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Family remembers Desirea Ferris 3 years after disappearance

Posted at 7:05 PM, May 02, 2020
and last updated 2020-05-02 23:46:12-04

LIBERTY, Mo.  — Every day, Patti Tam wonders if this will finally be the day her daughter comes home.

"I don't know, mentally or physically, if I can go through another year," said Tam.

Desirea Ferris went missing on May 2, three years ago. She would be 21 years old by now.

"A part of me left with her that day," said Tam. "I will never be the same."

Ferris left her house in Liberty early on May 1, 2017, and was supposed to be back home that afternoon for Tam's birthday celebration. The family knew something was wrong when she still hadn't called home the next day.

"If i could turn back time, I'd have never went to work that day. Now I'm living with the 'what-ifs'," said Tam. "If I'd have stayed home, would she still be here?"

Ferris' room is still preserved, almost exactly the way she left it. Tam won't change any of it—it's her way of holding on.

On Saturday, Ferris' family and supporters held a virtual vigil in her honor.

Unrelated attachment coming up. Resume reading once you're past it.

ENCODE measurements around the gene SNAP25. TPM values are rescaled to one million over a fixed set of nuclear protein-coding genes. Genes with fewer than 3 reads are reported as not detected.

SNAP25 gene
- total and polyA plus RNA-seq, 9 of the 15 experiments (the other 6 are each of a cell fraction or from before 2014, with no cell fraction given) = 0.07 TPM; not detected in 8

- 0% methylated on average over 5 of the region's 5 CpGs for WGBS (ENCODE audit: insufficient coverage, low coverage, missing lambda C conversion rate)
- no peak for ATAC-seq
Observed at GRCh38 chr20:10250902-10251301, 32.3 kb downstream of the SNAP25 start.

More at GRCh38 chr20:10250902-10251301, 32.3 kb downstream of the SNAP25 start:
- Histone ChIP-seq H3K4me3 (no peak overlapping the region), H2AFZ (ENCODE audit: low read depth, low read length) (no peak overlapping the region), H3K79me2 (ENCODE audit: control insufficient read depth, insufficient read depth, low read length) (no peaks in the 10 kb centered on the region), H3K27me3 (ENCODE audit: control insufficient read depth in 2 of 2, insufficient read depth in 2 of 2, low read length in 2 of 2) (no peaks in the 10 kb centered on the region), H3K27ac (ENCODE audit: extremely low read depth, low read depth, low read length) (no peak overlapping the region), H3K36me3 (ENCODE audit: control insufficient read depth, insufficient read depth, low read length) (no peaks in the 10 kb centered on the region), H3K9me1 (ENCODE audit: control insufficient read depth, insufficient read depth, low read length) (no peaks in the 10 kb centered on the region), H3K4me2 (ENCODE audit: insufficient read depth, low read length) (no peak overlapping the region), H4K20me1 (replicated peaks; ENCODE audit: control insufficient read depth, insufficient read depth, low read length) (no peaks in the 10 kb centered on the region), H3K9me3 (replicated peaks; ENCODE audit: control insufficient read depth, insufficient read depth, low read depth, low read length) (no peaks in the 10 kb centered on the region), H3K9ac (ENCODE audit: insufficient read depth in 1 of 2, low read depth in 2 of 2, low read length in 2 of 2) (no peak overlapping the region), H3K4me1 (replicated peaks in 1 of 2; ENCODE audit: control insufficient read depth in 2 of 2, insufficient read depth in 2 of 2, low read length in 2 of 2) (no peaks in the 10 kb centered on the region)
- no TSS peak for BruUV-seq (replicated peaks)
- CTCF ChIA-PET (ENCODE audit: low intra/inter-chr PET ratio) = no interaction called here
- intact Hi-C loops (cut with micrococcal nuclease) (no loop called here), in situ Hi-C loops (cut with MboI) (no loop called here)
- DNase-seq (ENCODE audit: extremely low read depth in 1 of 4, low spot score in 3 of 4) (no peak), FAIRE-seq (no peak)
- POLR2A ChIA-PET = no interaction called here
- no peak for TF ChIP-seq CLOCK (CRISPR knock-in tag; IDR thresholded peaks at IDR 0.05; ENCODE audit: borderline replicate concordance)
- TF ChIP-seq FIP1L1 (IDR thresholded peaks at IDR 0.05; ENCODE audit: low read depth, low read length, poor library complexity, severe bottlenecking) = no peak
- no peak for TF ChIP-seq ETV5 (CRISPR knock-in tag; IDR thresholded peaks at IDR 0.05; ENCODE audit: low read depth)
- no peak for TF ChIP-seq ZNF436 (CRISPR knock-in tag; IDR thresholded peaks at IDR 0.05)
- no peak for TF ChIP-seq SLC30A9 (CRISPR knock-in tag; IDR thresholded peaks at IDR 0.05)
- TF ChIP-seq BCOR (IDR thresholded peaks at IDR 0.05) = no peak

Normally, 'Desi's Army' would be together, but COVID-19 has restricted how much they can do.

"There's several people every weekend who are still out searching for her. But as far as big groups, we have not done any big searches," said Jennifer Ferris, Desirea's stepmom.

The family has sifted through horrifying tips and gone on search after search.

Jennifer handles that part so Tam doesn't have to.

Ferris' phone and social media activity went silent around 4 a.m. on May 2, 2017. One of her last cell phone pings bounced off a tower near Interstate 70 and Noland Road in Independence shortly before that.

The family also has another person's pings, one of the people believed to last see her alive. They noticed his phone pings alongside hers until hers shuts off. The family is looking at where his phone pinged from that point on to get ideas on where to search.

"That's what we're trying to stick to is the pings, the timeframe. We have an area," said Jennifer.

Court records show Ferris was with two men before she went missing. The family is holding out hope that someone does the right thing and speaks up.

The Liberty police department still lists Desirea as a missing persons case. They said the people who saw her last, one of which is now in federal prison, may know her whereabouts but invoked their right to stay silent.

The family vows to never stop searching.

"Come hell or high water," Tam always says.

The family still talks about Ferris all the time. They remember how goofy she was, how she loved her nieces and nephew and how she'd burst into uncontrollable laughter when she thought something was really funny.

Tam wonders what her daughter would have been doing now. Would she be working? Going to school? Tam said she could have done anything she set her mind to.

"It's the kind of pain and heartbreak that I didn't know existed," said Tam.

The family urges anyone with information about Ferris' whereabouts to leave an anonymous tip with the police or the TIPS Hotline. The family has started their own hotline, 816-945-2722.